Tesla Motors shares are trading at about $90 and could easily top $100,
buoyed by its ability to tap capital markets for about $1 billion through its
announced sale of stock and convertible notes.
It is an impressive performance that will help the Palo Alto-based electric car company expand sales abroad, develop its Model X, a sport utility, and start work on a less expensive vehicle that would extend its customer base and manufacturing volumes, analysts said.
It will also use the money to pay off a $465-million Department of Energy loan that became a political hot potato after the 2011 bankruptcy of Solyndra, the Fremont, Calif., solar panel maker, that cost taxpayers more than $400 million.
"What Tesla has accomplished isn't luck, it's real," said Adam Jonas, an analyst with Morgan Stanley Research.
"The Model S is a damn good car," Jonas wrote in report to investors. "Each day that goes by where Tesla delivers 60 units without images of flaming Model S's on YouTube offers incremental validation for what it has accomplished."
The Model S starts at about $62,000 and can top $100,000, depending on trim level and options. The car is stylish and fast, boasting a zero-to-60 mph acceleration of less than six seconds.
Even with the dilution of the current stock offering, Tesla shares could reach $109, Jonas said.
"The auto industry may be in for a shock," Jonas said. "While Tesla has a long way go, and tremendous risks remain, we may be witnessing an interplay of technology, industrial strategy and capital not unlike Cornelius Vanderbilt and the railroads, or Thomas Edison and electrical distribution."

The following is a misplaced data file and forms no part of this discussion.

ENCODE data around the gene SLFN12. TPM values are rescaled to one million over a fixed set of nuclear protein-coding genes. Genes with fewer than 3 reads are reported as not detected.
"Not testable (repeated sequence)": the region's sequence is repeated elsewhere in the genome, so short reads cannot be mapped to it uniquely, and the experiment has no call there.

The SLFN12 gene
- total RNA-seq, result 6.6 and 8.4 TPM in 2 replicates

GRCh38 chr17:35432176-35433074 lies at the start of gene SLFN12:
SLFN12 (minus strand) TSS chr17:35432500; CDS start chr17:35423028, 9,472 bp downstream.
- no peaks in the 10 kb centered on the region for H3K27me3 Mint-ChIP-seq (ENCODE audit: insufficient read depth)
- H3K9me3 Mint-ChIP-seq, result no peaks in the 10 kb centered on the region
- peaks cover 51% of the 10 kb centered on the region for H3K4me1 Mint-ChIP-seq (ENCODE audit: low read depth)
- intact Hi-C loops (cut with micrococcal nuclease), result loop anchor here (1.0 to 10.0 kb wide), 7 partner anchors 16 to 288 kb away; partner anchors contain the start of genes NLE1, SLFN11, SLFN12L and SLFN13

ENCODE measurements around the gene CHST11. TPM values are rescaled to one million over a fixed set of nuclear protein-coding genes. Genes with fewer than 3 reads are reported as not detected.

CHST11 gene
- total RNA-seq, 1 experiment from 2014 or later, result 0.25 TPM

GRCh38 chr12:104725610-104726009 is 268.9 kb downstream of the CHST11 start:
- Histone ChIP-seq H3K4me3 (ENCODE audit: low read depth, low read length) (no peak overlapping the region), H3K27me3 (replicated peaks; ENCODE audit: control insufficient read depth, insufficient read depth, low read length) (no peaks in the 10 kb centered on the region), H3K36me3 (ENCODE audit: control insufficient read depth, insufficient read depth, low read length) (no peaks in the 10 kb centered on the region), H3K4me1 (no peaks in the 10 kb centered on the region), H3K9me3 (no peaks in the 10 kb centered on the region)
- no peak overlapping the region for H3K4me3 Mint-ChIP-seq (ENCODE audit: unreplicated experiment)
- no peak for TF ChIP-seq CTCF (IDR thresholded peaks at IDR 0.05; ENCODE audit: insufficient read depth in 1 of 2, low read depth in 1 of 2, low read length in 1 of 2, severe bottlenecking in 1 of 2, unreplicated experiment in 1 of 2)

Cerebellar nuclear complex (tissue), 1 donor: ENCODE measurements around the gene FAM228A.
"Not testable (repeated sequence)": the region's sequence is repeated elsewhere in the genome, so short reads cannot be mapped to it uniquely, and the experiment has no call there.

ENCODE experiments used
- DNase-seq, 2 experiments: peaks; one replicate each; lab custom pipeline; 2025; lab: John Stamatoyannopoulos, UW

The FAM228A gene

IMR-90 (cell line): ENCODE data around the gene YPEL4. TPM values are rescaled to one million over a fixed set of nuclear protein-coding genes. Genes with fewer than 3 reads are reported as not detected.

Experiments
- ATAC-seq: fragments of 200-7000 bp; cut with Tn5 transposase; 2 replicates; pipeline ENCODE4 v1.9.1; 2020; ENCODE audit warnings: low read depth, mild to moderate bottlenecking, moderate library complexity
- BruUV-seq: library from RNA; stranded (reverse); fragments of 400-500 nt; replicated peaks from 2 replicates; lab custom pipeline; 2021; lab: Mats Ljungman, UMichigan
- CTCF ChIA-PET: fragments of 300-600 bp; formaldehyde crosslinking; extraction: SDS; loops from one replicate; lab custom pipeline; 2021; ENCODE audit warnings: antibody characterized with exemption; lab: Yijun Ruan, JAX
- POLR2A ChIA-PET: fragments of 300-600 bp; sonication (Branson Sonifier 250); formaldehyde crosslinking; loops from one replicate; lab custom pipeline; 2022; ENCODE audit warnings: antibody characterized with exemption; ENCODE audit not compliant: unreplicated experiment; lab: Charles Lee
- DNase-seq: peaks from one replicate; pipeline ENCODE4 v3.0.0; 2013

Analysts said Teslahas to make sure no technical flaws upend the car's safety or reliability.Tesla also has to survive a continuing battle with the various auto dealer groups that are contesting its direct-to-the-customer sales model that bypasses car franchises.
Earlier this month, Tesla said brisk sales of its Model S luxury sedan had yielded a first-quarter profit of $11.2 million, compared with a year-earlier loss of $89.9 million.
For the quarter, Tesla was the top seller of rechargeable cars in North America, surging past Nissan Motor Co.'s 3,695 deliveries of the Leaf and General Motors Co.'s 4,421 sales of the Volt plug-in hybrid.
But special California environmental rules, which allowed Tesla to garner $68 million from selling so-called zero-emission vehicle credits to rival automakers, also was a big driver of the profit.
(c)2013 the Los Angeles Times
Visit the Los Angeles Times at www.latimes.com
Distributed by MCT Information Services
Most Popular Stories
- Cape Cod Building Mussel Industry
- Hollywood Eager to Grasp Hispanic Market
- Frightfully Fun Films Return for Halloween
- Would Soccer Be Richer Without Small Clubs?
- Cloud Lifts Microsoft's Quarterly Results
- Sears Denies Store Closings, Layoffs Report
- Weekly Jobless Claims Rise but Remain Low
- IS Funded by Black Market Oil Sales, Racketeering
- Pfizer Approves $11 Billion Buyback Plan
- Teresa Giudice Must Serve Time in Prison